CAMBRIDGE, Mass. — Vail native State Sen. Mike Johnston joined a long and distinguished list of people who were protested for their public stances by Harvard students, but spoke up anyway.
Johnston gave an inspiring keynote address Wednesday for the Harvard University Graduate School of Education. His speech came on the heels of a protest by a group of Harvard students, faculty and alumni who disagreed with some of Johnston’s policies. Johnston walked that same commencement line 14 years ago when he earned his master’s in education from Harvard.
On Wednesday, Johnston’s speech went to the heart of the issue by speaking to the common values educators should hold, if they’re in the industry for the right reasons. The protest centered on Johnston’s selection because of his stance on education reform that relies on so-called test-based accountability. They demanded that Dean James Ryan, who selected Johnston to speak, rescind the invitation and to create a more transparent and inclusive process for choosing future commencement speakers.
Ironically, Johnston spoke about fostering open debate in education policy.
“Progress in education requires more dialogue, not less,” said Damion LeeNatali, Johnston’s chief of staff.
So far this spring, International Monetary Fund Managing Director Christine Lagarde withdrew as speaker at Smith College amid protests over International Monetary Fund policies. Earlier this month, former Secretary of State Condoleezza Rice pulled out from Rutgers University’s ceremony after complaints about her position on the Gulf War. In the School of Education case, the group objected to Johnston’s “vision of education reform that relies heavily on test-based accountability while weakening the due process protections of teachers.”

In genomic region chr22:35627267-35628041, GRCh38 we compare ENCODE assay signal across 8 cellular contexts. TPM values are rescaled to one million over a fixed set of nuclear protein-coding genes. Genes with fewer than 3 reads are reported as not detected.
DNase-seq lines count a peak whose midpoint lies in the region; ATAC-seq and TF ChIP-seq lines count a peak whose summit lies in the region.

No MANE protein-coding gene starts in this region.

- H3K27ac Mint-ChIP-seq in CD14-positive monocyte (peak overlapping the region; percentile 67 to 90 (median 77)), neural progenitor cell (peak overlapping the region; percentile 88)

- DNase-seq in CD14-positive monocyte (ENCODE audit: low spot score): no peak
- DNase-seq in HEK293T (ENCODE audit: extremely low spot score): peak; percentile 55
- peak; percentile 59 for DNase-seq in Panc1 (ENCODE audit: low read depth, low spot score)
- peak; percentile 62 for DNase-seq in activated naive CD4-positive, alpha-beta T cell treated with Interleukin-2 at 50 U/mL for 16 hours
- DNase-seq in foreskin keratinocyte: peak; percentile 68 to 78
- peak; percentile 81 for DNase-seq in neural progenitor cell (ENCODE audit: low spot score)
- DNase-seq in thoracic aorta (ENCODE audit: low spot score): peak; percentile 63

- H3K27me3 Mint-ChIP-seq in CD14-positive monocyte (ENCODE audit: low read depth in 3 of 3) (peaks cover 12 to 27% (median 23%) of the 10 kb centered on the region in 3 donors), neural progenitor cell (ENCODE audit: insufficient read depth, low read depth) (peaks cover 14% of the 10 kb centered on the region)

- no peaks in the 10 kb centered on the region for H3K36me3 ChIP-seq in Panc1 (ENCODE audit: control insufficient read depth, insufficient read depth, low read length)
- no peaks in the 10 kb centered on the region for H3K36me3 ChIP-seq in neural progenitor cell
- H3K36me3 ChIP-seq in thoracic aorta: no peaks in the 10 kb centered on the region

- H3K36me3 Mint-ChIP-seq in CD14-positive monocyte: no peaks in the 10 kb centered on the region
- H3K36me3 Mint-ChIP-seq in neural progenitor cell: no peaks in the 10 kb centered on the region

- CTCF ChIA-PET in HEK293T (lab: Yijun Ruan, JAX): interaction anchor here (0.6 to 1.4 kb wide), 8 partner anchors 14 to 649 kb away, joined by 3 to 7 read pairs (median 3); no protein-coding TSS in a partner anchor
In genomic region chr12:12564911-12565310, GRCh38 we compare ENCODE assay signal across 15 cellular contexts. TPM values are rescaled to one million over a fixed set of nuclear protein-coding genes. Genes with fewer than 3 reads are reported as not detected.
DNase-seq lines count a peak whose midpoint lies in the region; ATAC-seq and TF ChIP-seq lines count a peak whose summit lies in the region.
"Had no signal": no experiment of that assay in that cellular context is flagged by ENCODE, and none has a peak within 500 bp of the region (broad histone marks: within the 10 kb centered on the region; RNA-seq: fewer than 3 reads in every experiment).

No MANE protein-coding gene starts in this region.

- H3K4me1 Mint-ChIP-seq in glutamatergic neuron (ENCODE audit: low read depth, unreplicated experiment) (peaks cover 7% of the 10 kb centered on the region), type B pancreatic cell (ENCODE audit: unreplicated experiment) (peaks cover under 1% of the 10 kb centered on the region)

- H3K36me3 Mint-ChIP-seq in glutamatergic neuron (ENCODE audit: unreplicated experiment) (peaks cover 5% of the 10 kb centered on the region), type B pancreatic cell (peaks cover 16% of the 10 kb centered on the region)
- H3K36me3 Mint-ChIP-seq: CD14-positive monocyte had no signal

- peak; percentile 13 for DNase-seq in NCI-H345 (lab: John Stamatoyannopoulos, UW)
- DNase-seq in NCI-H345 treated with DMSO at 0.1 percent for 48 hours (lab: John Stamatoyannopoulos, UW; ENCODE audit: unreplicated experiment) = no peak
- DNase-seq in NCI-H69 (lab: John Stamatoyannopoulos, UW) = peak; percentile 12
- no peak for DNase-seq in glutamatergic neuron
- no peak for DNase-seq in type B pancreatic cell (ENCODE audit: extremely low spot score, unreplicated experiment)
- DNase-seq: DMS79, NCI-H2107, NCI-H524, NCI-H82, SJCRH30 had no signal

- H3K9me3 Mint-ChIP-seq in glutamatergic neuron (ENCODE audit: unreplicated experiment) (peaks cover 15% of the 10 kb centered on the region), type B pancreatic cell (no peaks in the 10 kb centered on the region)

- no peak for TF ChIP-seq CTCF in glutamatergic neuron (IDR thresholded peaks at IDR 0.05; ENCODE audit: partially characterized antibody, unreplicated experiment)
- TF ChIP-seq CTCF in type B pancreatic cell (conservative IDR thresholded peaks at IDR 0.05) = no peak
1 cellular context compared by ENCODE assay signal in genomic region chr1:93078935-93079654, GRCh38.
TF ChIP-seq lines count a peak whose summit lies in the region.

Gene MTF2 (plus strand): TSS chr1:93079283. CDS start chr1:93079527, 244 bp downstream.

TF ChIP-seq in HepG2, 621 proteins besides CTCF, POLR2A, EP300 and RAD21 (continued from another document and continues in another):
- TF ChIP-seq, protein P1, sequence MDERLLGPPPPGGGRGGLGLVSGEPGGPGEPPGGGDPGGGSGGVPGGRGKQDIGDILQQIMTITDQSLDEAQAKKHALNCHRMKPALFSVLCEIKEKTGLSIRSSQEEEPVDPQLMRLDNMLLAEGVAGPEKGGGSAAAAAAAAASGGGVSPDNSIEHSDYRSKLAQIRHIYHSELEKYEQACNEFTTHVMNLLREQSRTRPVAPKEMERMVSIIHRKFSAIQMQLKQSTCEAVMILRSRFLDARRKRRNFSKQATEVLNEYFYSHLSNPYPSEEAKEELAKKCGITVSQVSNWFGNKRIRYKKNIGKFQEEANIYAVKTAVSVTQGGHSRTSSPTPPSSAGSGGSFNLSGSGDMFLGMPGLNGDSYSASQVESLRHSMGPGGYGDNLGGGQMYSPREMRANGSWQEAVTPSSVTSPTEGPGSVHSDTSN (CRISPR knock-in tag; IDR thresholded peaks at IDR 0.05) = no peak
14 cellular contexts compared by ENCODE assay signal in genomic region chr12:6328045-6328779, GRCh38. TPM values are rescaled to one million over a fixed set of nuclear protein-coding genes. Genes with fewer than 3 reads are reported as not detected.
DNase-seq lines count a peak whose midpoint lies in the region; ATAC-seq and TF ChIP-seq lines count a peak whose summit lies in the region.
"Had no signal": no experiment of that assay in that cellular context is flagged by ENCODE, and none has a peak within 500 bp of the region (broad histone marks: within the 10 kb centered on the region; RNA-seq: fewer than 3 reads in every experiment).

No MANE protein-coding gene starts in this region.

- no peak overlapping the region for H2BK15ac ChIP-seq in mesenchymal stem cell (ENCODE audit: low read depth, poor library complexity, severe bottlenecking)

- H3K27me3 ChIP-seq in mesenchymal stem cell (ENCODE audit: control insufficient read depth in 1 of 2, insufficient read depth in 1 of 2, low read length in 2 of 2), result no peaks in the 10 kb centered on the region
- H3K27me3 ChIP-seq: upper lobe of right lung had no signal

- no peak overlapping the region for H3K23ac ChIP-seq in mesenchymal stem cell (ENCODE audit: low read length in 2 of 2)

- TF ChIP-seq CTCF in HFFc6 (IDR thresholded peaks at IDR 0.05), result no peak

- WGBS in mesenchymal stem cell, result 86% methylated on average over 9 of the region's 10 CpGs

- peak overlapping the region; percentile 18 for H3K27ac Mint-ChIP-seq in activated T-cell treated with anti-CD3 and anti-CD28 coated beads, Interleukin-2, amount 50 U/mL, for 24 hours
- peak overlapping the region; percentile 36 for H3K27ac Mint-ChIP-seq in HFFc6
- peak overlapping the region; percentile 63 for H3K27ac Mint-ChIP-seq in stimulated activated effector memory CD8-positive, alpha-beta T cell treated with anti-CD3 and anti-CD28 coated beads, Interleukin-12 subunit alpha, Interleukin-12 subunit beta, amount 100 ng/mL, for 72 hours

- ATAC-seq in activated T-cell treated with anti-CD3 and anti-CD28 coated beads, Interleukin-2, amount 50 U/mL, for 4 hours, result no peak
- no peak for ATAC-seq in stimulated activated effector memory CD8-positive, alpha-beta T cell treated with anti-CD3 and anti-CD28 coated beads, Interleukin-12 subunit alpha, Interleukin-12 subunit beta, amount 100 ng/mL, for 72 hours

Johnston and Ryan went forward with Johnston’s speech, and Johnston received a standing ovation. He spoke about the values that undergird education and why they do it.
“This is a human business,” Johnston told the crowd. “It’s work that’s done shoulder to shoulder by people who feel the same way you do. It’s a shoulder you’ll lean on, possibly cry on, and a shoulder that kids may snot on.”
Students have a fundamental right to know, and to know early and often, Johnston said.
“The only essential ingredient for power is information. It’s why we teach young people to read,” Johnston said.
He said for some, information opens up whole new worlds. For Johnston it was knowing his sons have reading delays.
“That information is powerful,” Johnston said. “Being afraid because of that information is not a reason to stop, it’s a reason to move forward and make decisions with it.”
Debate can be healthy if it pushes you toward improvement, he said.
“I have yet to meet a parent or educator or policy maker who wants their kids to fail,” Johnston said. “We don’t always have to agree. We do have to be aware of the energy we spend fighting each other instead of fighting the issues that are creating these problems.”
Johnston admonished the grads to go to the person with whom they have a problem.
“Not because it’s the right thing to do, but because it’s always the most productive. Sit down with that person. If you are right you have nothing to lose. If you are wrong you have gained something,” he said.
While other Harvard colleges have turned out policy makers, educators move that policy forward into the human heart, he said.
“The promise we’ve all been built for, ‘We hold these truths to be self evident,’ can only be delivered by an American educator,” Johnston said.
Staff Writer Randy Wyrick can be reached at 970-748-2935 and rwyrick@vail daily.com.